April 27, 2022
Whenever Amie Archibald-Varley sees a Confederate flag waving in the wind at a rural Hamilton home in her neighbourhood, she said she feels fear and confusion.
“I have small children … they’re racialized as well … it’s concerning because it’s like ‘Are my kids going to face this type of hate? Are my kids going to be called the n-word or have to experience this type of fear?'” Archibald-Varley, who is Jamaican Canadian, told CBC Hamilton.
Archibald-Varley said she and her family live minutes away from the home.
The Confederate battle flag was flown during the U.S. Civil War, notoriously by Gen. Robert E. Lee’s army that fought to preserve slavery, and became synonymous with the secessionist states.
The symbol was later resurrected during the civil rights movement by those opposed to equal rights for Black people, and has since been associated with white supremacist groups.
Last summer, Hamilton city councillors voted to ban the flag and the Nazi swastika from city property, classifying them as hate symbols. Police acknowledged then that it was not a criminal offence to fly a Confederate flag on one’s own property. It would only be considered a crime if an investigation revealed that placement of the flag was motivated by hate.
Archibald-Varley says she originally tweeted about the flag in February but shared another tweet on Sunday which drew attention from the Canadian-Anti Hate Network (CAHN), the Hamilton Area Anti-Racism Coalition (HAARC) and Hamilton Centre For Civic Inclusion (HCCI).
“Why would anybody think it’s acceptable?” she asked.
The city has grappled with a reputation for hate. Statistics Canada data show it had the country’s highest per-capita rate of hate crimes in 2019, 2018, 2016 and 2014.
Resident says they don’t care about concerns
CBC Hamilton visited the home in Binbrook, south east of central Hamilton, on Tuesday afternoon. The flag could be seen out front.
The person who answered the door, who didn’t want to be named, said they “don’t care what other people think” and said they don’t think the flag was racist.
They also said they’ve been flying the flag for over two years, haven’t had any prior complaints and said other locals fly the flag.
“I fly that for freedom, that is my choice. I live in a free country,” said the resident.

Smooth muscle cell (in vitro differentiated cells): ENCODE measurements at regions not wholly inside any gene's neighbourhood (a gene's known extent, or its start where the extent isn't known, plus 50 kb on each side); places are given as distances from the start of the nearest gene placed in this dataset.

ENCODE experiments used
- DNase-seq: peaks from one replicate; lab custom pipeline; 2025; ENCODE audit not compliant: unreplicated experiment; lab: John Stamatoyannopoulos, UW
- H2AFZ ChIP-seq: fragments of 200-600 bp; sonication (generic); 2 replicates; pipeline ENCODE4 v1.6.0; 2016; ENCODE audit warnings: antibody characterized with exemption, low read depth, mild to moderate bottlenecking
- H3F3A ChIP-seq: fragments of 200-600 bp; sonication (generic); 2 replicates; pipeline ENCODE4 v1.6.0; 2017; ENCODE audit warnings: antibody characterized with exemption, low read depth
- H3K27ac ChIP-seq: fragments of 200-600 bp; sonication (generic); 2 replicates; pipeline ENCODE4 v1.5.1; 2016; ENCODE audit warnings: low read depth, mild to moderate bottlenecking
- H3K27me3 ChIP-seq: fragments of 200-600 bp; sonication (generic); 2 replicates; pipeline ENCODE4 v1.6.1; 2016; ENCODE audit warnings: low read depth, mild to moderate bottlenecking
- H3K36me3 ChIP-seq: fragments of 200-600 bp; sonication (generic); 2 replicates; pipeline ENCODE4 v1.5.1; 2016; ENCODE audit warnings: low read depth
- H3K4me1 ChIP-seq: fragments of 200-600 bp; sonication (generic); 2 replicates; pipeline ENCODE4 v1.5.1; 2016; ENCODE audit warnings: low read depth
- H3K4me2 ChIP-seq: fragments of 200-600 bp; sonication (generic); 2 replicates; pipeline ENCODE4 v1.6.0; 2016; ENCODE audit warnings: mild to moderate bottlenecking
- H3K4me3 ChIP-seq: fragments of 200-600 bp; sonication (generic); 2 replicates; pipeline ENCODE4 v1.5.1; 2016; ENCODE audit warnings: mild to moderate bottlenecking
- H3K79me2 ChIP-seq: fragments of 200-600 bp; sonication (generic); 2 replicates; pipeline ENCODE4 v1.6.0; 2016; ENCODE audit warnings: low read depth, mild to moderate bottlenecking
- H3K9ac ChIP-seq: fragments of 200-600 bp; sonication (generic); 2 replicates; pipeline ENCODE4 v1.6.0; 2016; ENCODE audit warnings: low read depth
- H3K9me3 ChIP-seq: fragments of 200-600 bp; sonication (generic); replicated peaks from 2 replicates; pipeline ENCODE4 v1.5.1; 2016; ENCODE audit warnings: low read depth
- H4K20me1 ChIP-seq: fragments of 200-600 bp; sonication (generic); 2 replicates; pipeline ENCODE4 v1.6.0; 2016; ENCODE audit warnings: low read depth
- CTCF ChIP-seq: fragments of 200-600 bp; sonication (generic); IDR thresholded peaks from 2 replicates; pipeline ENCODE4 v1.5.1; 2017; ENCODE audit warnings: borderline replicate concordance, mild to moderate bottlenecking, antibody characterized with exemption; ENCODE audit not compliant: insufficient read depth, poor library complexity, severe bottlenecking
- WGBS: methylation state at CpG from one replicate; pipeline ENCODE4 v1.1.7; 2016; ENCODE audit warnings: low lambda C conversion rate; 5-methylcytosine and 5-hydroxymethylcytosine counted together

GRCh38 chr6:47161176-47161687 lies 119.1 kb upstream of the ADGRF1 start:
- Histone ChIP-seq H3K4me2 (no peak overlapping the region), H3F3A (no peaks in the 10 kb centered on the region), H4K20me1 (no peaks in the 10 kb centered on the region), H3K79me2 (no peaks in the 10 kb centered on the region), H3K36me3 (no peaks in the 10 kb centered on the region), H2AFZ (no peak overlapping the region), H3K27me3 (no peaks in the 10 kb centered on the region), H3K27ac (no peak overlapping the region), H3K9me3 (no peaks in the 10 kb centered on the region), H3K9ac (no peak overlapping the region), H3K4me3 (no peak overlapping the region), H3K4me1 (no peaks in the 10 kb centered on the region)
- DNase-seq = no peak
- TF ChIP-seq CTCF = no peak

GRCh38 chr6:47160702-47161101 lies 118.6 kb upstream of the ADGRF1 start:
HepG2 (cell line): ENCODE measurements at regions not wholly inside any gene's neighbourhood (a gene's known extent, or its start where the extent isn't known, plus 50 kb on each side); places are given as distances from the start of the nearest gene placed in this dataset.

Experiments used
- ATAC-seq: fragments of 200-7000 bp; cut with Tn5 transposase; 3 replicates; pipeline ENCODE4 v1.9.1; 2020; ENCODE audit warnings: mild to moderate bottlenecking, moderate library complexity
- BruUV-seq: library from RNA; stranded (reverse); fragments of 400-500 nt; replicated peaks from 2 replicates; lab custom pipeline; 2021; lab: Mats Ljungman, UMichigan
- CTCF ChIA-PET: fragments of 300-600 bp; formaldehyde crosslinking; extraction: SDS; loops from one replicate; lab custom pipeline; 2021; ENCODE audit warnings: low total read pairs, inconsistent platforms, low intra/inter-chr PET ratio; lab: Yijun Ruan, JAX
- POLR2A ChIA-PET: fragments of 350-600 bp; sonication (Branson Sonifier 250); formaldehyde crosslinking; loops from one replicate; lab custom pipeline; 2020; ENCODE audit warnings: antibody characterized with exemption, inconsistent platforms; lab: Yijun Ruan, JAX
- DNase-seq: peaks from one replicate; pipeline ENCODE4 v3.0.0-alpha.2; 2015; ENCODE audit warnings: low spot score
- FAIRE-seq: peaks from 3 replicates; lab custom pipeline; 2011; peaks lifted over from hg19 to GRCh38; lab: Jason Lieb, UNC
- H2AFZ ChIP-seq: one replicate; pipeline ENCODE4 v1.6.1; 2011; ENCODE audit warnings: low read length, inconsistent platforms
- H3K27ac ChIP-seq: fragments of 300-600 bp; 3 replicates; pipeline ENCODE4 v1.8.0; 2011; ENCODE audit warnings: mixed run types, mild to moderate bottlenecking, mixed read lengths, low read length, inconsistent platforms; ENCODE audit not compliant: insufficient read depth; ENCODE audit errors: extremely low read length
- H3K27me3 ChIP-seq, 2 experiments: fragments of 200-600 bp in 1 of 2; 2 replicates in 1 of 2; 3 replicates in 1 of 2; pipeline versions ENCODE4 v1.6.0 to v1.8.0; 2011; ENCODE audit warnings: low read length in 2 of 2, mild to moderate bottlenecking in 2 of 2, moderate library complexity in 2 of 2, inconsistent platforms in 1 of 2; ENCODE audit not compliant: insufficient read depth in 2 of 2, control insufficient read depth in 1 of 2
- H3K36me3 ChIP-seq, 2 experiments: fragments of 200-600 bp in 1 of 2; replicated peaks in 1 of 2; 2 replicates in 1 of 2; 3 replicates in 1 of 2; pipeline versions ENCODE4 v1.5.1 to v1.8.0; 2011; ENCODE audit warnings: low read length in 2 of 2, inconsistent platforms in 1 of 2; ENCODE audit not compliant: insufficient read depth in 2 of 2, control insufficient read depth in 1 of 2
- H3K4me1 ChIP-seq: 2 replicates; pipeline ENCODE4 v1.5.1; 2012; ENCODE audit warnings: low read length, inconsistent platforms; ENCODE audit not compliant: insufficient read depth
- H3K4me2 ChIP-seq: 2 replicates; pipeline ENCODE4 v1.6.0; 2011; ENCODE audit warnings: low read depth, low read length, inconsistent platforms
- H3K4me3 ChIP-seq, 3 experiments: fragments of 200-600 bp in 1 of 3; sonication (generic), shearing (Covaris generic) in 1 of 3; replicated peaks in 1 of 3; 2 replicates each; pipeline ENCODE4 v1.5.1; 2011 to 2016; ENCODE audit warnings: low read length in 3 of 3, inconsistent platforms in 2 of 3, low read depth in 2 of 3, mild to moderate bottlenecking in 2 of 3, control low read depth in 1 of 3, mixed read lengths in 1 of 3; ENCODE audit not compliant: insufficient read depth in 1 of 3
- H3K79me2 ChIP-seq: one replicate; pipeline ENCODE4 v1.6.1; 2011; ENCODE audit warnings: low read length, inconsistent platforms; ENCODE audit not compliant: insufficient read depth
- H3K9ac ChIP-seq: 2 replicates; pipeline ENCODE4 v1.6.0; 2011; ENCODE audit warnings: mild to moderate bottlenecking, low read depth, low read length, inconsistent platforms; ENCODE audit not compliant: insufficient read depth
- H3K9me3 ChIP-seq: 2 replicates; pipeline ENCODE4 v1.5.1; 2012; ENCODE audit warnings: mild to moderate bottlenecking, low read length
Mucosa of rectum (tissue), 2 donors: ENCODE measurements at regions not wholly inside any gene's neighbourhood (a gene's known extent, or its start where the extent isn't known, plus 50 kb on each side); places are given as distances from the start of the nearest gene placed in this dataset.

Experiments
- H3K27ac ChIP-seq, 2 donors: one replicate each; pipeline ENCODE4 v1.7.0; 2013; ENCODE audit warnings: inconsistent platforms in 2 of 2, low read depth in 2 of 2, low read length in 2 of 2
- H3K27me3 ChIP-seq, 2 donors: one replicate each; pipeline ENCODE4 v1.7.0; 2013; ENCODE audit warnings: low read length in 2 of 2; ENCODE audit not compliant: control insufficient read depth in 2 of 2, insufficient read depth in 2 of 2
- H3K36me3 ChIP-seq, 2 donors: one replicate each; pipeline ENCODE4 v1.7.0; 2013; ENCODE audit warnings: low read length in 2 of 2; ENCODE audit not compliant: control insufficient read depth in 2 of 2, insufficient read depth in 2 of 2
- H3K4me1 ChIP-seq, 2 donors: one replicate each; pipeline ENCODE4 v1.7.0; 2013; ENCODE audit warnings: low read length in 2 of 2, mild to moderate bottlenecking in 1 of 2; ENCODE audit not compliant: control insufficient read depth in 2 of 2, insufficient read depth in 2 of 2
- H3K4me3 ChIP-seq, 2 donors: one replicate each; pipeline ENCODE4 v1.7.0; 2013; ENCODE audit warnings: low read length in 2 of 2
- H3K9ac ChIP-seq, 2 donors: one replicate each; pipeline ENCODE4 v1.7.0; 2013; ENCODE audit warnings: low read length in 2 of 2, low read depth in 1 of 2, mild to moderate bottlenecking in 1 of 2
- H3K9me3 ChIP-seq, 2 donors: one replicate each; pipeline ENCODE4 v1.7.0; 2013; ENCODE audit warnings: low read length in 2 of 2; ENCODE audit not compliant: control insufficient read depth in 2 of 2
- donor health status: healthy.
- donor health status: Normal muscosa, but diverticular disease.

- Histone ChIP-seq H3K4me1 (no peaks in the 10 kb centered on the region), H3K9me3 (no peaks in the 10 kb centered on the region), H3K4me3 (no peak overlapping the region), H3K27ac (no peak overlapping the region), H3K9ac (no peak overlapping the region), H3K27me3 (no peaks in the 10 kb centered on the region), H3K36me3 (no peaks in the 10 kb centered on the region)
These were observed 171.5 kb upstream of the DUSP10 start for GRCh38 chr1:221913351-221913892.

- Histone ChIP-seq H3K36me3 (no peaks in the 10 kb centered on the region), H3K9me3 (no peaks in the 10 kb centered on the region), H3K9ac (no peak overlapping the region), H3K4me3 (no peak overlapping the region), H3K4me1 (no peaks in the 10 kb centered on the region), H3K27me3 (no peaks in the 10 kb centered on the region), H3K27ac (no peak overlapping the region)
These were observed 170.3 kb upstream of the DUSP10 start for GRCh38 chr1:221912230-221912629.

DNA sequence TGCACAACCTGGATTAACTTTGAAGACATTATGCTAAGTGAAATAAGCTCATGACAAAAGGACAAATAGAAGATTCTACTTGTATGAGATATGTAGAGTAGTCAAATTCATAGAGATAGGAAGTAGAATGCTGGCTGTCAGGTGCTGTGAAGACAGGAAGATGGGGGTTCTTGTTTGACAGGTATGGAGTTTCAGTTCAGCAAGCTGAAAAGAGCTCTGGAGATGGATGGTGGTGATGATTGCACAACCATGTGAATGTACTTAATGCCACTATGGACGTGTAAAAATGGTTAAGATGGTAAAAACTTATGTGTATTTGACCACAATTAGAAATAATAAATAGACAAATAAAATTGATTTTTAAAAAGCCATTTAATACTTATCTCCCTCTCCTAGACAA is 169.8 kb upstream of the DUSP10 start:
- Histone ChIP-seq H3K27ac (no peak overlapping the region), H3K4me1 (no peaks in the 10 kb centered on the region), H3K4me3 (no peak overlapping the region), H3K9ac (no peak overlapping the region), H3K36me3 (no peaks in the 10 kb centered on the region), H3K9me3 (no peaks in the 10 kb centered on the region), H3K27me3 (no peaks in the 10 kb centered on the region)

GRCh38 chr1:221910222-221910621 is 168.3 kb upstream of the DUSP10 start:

“I’m an individual and I have a right … it’s not offensive, it’s all how you choose to look at it … if I could afford the General Lee, I’d park it in the driveway.”
CAHN, HAARC and HCCI said the flag doesn’t represent freedom and isn’t ambiguous — it’s clearly racist.
“It celebrates the slavery and murder of a Black person,” said CAHN deputy director Elizabeth Simons.
“The fact it’s couched in sort of a free speech argument isn’t surprising to us … it’s unfortunate the homeowner feels that way.”
HAARC executive director Lyndon George said the situation is a stark reminder there’s more work to be done to fight racism.
“There clearly is a disconnect to the lived experiences of those who are deeply impacted by these flags and symbols,” he said.
“It is sickening to see it in a place in which you live.”
Police say they can’t take it down
Hamilton police spokesperson Jackie Penman said the service saw the post on social media which prompted a visit to the home.
The resident told CBC Hamilton police came by Monday evening. Penman said police met with the homeowner to make them aware of the community impact.
“Unfortunately, there is currently no legislation that would provide police with the grounds to lay charges or compel the homeowner to take down the flag,” Penman said.
“The threshold would be the intent to commit a criminal offence such as Wilful Promotion of Hatred or Public Incitement of Hatred for example.”
Simons said the CAHN argues the flag breaks the law but police services are being too relaxed in their interpretation of the law.
George and HCCI executive director Kojo Damptey said this situation shows the laws around hate symbols aren’t tough enough.
“One, we should amend the criminal code. Two, there should be provincial laws that legislate the standard definition of what a hate crime is, and on the municipal level, municipalities should make sure in their bylaws no hate symbols should be displayed on city property and private property,” Damptey said.
‘Politicians need to take action’
Archibald-Varley said despite tagging Mayor Fred Eisenberger and MPP Donna Skelly in her tweets about the flag, she hasn’t heard back from any politicians.
CBC Hamilton contacted Skelly and the mayor for comment.
The city’s social media account responded to one of Archibald-Varley’s tweets asking her to report the incident to police. She said the response was inadequate.
Archibald-Varley said elected officials should denounce the flag being flown at the home.
“Maybe if we don’t have leaders that are willing to talk about this hate, we should have other people who are willing to do that.” she said.
“There’s a lot of racialized people here and we’re feeling alone. We’re feeling not heard and I think it’s time people stand up against this.”